Empathic processes during nurse–consumer conflict situations in psychiatric inpatient units: A qualitative study

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Gerace, Adam
Oaster, Candice
O'Kane, Deb
Hayman, Carly Louise
Muir-Cochrane, Eimear Caitlin
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Empathy is a central component of nurse–consumer relationships. In the present study, we investigated how empathy is developed and maintained when there is conflict between nurses and consumers, and the ways in which empathy can be used to achieve positive outcomes. Through semistructured interviews, mental health nurses (n = 13) and consumers in recovery (n = 7) reflected on a specific conflict situation where they had experienced empathy, as well as how empathy contributed more generally to working with nurses/consumers. Thematic analysis was used to analyse the data, utilizing a framework that conceptualizes empathy experiences as involving antecedents, processes, and outcomes. The central theme identified was ‘my role as a nurse – the role of my nurse’. Within this theme, nurses focussed on how their role in managing risk and safety determined empathy experienced towards consumers; consumers saw the importance of nurse empathy both in conflict situations and for their general hospitalization experience. Empathy involved nurses trying to understand the consumer's perspective and feeling for the consumer, and was perceived by consumers to involve nurses ‘being there’. Empathic relationships built on trust and rapport could withstand a conflict situation, with empathy a core component in consumer satisfaction regarding conflict resolution and care. Empathy allows the maintenance of therapeutic relationships during conflict, and influences the satisfaction of nurses and consumers, even in problematic situations. Nurse education and mentoring should focus on nurse self-reflection and building empathy skills in managing conflict.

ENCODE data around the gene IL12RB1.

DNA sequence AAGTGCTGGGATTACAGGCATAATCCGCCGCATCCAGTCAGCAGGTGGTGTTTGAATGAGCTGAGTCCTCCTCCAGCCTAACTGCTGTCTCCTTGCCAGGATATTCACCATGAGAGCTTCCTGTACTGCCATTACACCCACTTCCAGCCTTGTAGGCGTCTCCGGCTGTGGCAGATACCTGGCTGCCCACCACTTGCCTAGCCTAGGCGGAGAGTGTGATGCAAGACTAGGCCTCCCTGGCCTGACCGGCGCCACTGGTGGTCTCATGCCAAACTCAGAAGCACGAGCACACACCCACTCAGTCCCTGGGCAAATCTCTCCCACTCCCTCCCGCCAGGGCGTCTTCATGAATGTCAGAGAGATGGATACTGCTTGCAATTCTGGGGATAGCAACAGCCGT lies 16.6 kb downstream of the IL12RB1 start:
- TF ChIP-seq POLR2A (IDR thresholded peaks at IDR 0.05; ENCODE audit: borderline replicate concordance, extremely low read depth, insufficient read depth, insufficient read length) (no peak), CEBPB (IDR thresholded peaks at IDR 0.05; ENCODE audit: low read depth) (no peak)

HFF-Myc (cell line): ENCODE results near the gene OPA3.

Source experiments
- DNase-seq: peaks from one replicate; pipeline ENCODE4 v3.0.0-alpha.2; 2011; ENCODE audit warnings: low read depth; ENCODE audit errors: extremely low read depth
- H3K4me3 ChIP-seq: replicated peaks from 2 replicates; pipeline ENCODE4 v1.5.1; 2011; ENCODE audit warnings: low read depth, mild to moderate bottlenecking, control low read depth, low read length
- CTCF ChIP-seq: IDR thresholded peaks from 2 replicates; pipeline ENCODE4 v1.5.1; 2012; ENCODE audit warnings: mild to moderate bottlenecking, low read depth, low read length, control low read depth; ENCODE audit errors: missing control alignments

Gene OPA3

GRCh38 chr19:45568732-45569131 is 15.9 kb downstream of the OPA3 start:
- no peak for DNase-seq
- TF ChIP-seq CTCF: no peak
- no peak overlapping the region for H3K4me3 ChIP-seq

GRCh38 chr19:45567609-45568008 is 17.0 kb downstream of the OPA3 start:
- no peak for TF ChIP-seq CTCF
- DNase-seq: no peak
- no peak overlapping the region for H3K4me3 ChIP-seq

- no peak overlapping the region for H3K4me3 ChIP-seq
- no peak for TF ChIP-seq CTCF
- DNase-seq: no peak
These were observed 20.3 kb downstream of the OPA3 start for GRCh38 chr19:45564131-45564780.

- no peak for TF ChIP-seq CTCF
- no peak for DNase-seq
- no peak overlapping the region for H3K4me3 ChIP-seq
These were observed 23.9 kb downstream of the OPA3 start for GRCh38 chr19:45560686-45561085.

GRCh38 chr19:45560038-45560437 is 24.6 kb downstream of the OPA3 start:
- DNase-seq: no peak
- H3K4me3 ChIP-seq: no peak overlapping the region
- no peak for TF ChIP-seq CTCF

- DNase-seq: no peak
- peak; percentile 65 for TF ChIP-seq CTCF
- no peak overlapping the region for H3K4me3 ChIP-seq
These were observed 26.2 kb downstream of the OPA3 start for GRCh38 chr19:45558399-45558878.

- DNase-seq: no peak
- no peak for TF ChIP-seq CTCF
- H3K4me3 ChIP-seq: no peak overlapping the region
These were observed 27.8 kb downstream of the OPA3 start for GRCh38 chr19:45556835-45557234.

© 2016 The Authors. International Journal of Mental Health Nursing published by John Wiley & Sons Australia, Ltd on behalf of Australian College of Mental Health Nurses Inc. This is an open access article under the terms of the Creative Commons Attribution-NonCommercial License, which permits use, distribution and reproduction in any medium, provided the original work is properly cited and is not used for commercial purposes.
Empathy, nurse–consumer relationships, Nursing, empathy skills
Gerace, A., Oster, C., O’Kane, D., Hayman, C. L., & Muir-Cochrane, E. (2016). Empathic processes during nurse-consumer conflict situations in psychiatric inpatient units: A qualitative study. International Journal of Mental Health Nursing, 27(1), 92–105. https://doi.org/10.1111/inm.12298